The benefits and pitfalls of forging your own way

Becoming self-employed is an appealing option for staff in the
social care arena.

With an increasingly diverse range of jobs and employers, and
demand for staff still outstripping supply in social care, what are
the pros and cons of branching out on your own?

Alison Paddle, an independent children’s guardian, says most people
are driven to self-employment by workplace frustrations. The
pressures of large caseloads, covering for staff shortages, hitting
a pay ceiling and dealing with endless meetings and bureaucracy are
all issues for social work staff.

“Self-employment can allow your skills to be better recognised,
give you the freedom to use them and maybe work to a higher
quality,” she says.

Paddle adds that the independence factor for freelance social
workers is a “prized thing and one of your main selling points”,
especially where a client’s experience of a local authority social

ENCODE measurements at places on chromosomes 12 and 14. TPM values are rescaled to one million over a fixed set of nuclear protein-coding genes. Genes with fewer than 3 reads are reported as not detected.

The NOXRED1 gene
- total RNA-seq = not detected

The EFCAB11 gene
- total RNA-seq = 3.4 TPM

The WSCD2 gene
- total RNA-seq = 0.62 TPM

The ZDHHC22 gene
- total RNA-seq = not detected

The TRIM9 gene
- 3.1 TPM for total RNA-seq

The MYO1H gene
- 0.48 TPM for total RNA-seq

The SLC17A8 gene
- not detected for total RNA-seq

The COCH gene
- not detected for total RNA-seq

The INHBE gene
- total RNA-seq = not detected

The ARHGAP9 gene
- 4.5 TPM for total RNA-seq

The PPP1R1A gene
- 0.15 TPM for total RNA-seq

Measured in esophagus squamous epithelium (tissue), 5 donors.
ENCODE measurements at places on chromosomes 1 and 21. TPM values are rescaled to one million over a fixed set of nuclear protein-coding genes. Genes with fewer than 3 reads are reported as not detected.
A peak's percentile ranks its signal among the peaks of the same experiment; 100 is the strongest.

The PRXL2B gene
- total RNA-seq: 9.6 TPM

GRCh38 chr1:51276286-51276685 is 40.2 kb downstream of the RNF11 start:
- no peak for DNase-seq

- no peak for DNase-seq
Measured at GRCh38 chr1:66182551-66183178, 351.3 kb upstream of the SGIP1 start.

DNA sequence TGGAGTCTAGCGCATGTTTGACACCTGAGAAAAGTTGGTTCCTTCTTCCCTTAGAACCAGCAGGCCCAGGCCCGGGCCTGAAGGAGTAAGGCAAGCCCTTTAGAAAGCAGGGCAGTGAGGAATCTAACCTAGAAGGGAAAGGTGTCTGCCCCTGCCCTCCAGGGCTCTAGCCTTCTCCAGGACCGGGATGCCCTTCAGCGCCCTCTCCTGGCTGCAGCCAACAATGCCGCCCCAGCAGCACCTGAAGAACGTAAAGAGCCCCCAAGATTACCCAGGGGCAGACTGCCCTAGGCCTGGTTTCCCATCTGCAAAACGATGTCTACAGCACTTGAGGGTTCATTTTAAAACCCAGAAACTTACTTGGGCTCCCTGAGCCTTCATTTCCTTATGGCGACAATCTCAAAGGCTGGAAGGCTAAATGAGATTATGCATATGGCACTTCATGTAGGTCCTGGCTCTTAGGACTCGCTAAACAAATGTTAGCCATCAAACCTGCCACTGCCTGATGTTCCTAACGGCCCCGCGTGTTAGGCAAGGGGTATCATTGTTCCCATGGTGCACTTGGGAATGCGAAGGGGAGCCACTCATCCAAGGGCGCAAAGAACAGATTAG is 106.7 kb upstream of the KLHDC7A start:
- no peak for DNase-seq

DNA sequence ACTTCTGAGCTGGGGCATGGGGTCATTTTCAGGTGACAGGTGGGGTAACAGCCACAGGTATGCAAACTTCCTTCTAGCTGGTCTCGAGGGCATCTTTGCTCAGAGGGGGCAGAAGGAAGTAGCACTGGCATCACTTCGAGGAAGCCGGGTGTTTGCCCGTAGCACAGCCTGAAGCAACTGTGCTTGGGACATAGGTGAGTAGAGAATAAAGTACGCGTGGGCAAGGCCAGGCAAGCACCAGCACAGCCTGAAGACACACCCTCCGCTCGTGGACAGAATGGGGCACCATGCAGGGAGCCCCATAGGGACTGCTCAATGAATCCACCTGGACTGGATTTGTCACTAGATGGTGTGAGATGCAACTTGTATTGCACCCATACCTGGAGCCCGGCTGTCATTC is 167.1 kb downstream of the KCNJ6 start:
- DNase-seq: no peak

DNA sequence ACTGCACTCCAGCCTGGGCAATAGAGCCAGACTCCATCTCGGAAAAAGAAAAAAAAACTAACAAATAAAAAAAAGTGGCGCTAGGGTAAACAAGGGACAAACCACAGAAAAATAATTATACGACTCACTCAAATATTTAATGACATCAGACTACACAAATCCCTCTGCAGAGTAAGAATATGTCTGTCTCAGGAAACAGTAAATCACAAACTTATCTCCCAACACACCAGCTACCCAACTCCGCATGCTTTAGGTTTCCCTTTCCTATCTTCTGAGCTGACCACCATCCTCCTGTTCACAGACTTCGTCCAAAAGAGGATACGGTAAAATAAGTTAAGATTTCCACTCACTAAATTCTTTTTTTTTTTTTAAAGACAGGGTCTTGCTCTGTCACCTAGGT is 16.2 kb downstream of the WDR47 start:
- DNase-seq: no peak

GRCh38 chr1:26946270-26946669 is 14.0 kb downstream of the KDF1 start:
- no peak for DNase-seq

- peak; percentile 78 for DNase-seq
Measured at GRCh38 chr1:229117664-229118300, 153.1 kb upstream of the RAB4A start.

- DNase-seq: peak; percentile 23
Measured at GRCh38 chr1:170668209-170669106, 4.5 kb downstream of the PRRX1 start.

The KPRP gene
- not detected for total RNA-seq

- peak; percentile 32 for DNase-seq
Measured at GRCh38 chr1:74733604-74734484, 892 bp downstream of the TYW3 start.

worker is poor.

“If you work for five or six different bodies it broadens your
knowledge of practice and you realise that just because it’s done
one way over there doesn’t mean it has to be done like that here,”
she says.

Former social services director Peter Smallridge, who has now set
up his own care consultancy, says the best thing about being
self-employed is “working with different people across different
client groups”.

Ask most self-employed people what the worst part of it is and they
will say dealing with administration – whether it be filling in tax
returns, paying bills or chasing payments. “Because you have to do
it all yourself,” says Paddle.

Other cons, according to Paddle, are the isolation of working on
your own, making sure you stay up to date with the latest
developments in practice and training, and managing your time
effectively so you don’t end up working overly long hours.

Paddle says this last factor is particularly difficult to overcome
because of the fear of not getting enough work. “Some people are
never short of work, but it can be hard to get a foot in the door.
So people find they never turn down work because they worry the
phone might stop ringing tomorrow.”

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